Abstract: We present decision/optimization models/problems driven by uncertain and online data, and show how analytical models and computational algorithms can be used to achieve solution efficiency and near optimality.
First, we describe the so-called Distributionally or Likelihood Robust optimization (DRO) models and their algorithms in dealing stochastic decision problems when the exact uncertainty distribution is unknown but certain statistical moments and/or sample distributions can be estimated.
Secondly, when decisions are made in presence of high dimensional stochastic data, handling joint distribution of correlated random variables can present a formidable task, both in terms of sampling and estimation as well as algorithmic complexity. A common heuristic is to estimate only marginal distributions and substitute joint distribution by independent (product) distribution. Here, we study possible loss incurred on ignoring correlations through the DRO approach, and quantify that loss as Price of Correlations (POC).
Thirdly, we describe an online combinatorial auction problem using online linear programming technologies. We discuss near-optimal algorithms for solving this surprisingly general class of online problems under the assumption of random order of arrivals and some conditions on the data and size of the problem.
Bio: Yinyu Ye is currently the K.T. Li Chair Professor of Engineering at Department of Management Science and Engineering and Institute of Computational and Mathematical Engineering, Stanford University. He is also the Director of the MS&E Industrial Affiliates Program. He received the B.S. degree in System Engineering from the Huazhong University of Science and Technology, China, and the M.S. and Ph.D. degrees in Engineering-Economic Systems and Operations Research from Stanford University. He is an INFORMS (The Institute for Operations Research and The Management Science) Fellow since 2012, and has received several academic awards including the winner of the 2014 SIAM Optimization Prize, the inaugural 2012 ISMP Tseng Lectureship Prize, the 2009 John von Neumann Theory Prize, inaugural 2006 Farkas Prize, the 2009 IBM Faculty Award, etc.. He is the Chief Scientist of one of the major commercial international optimization software companies.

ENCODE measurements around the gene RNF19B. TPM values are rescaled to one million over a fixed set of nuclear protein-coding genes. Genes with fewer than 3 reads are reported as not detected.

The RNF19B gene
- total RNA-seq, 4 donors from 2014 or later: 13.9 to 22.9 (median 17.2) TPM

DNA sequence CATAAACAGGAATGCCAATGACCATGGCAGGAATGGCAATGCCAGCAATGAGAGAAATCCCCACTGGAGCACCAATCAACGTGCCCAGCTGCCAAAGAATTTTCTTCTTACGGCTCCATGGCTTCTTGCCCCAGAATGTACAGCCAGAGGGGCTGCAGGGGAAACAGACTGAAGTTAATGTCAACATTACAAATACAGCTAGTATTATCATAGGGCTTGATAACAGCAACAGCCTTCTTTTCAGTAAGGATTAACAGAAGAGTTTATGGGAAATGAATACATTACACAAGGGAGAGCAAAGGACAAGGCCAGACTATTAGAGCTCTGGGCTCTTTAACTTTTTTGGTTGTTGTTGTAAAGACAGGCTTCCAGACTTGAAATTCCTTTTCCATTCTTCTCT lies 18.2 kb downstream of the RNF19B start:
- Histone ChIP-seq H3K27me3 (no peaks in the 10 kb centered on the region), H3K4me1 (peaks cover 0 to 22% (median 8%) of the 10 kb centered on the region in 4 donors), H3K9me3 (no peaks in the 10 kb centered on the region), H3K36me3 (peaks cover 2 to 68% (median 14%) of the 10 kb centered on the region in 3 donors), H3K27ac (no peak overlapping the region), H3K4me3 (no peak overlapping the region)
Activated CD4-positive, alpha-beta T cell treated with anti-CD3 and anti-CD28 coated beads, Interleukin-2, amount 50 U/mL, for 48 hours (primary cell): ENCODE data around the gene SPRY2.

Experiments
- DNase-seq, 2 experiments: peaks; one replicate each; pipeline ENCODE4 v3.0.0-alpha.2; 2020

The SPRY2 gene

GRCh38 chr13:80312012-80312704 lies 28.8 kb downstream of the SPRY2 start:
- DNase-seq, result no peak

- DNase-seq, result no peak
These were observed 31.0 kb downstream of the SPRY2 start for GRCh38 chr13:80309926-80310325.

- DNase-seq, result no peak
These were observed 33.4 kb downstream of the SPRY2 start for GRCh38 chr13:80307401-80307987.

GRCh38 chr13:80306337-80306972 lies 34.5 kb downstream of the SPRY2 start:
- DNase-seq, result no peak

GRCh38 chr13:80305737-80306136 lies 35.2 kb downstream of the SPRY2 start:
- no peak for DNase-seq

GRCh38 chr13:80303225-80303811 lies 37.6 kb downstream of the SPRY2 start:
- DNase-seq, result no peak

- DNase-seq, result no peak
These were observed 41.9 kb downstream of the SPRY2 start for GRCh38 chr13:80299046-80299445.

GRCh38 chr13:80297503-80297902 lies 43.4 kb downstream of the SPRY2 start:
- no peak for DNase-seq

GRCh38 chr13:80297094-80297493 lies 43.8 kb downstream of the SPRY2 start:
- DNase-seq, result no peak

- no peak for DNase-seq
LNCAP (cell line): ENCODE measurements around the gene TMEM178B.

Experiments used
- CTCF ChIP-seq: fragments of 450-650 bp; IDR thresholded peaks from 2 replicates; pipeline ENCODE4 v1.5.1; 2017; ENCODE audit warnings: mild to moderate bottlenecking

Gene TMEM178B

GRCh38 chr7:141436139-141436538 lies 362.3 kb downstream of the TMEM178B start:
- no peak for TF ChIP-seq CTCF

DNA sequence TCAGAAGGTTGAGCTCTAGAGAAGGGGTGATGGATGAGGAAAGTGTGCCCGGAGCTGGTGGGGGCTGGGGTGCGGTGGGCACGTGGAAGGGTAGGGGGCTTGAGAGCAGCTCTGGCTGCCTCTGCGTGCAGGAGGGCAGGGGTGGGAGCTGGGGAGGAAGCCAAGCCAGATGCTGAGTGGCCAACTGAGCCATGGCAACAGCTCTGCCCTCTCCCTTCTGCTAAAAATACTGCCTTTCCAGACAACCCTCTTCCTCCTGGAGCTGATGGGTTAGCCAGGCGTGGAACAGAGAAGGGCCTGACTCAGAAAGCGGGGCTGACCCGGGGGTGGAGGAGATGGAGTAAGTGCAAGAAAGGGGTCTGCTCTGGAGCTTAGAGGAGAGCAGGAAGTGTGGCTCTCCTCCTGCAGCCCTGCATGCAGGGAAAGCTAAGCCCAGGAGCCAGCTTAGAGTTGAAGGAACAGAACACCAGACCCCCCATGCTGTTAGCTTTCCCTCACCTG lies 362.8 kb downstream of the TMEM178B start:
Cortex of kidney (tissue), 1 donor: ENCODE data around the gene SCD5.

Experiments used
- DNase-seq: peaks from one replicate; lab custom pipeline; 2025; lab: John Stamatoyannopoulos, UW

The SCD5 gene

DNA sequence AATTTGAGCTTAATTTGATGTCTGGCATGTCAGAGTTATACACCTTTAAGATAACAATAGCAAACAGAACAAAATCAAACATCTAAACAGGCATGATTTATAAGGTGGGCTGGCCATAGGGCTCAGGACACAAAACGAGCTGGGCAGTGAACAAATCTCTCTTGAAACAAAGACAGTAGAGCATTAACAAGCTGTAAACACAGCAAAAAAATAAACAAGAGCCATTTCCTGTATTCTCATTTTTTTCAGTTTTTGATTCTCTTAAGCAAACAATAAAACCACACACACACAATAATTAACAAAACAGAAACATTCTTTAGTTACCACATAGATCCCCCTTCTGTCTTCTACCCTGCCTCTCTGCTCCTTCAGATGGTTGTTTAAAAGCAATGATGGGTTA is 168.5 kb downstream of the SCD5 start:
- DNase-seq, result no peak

Abstract: The explosive growth of Big Data and the emergence of data science promise to revolutionize industries from business to healthcare to government, and to change how we work, live and communicate. In this non-technical talk, I will discuss a few interesting problems to illustrate the potential benefits of Big Data as well as some challenging problems in the analysis of Big Data. The high demand for data scientists in a wide range of fields require substantially expansion of data science/business analytics programs in leading universities/business schools.
Bio: Tony Cai is Vice Dean of the Wharton School, Daniel H. Silberberg Professor of Statistics at Wharton School, professor of Applied Math & Computational Science Graduate Group, and senior scholar at the Department of Biostatistics, Epidemiology & Informatics, Perelman School of Medicine, University of Pennsylvania. In 2006, Professor Cai was elected as a fellow of the Institute of Mathematical Statistics. In 2008, he won the COPSS Presidents’ Award — an award regarded as “the Nobel Prize” of Statistics — by the Committee of Presidents of Statistical Societies. In 2017, he was elected to the presidency of International Chinese Statistical Association (ICSA). He served as the editor of Annals of Statistics and has served on the editorial boards of many academic journals.
Professor Cai earned his PhD in Statistics at Cornell University, where he studied under Lawrence D. Brown, a member of United States National Academy of Sciences. Professor Cai has focused his research on Big Data Analytics, including the areas of statistical inference on high-dimensional data, statistical machine learning, large-scale multiple testing, functional data analysis, statistical decision theory, nonparametric function estimation, as well as applications to financial engineering and genomics.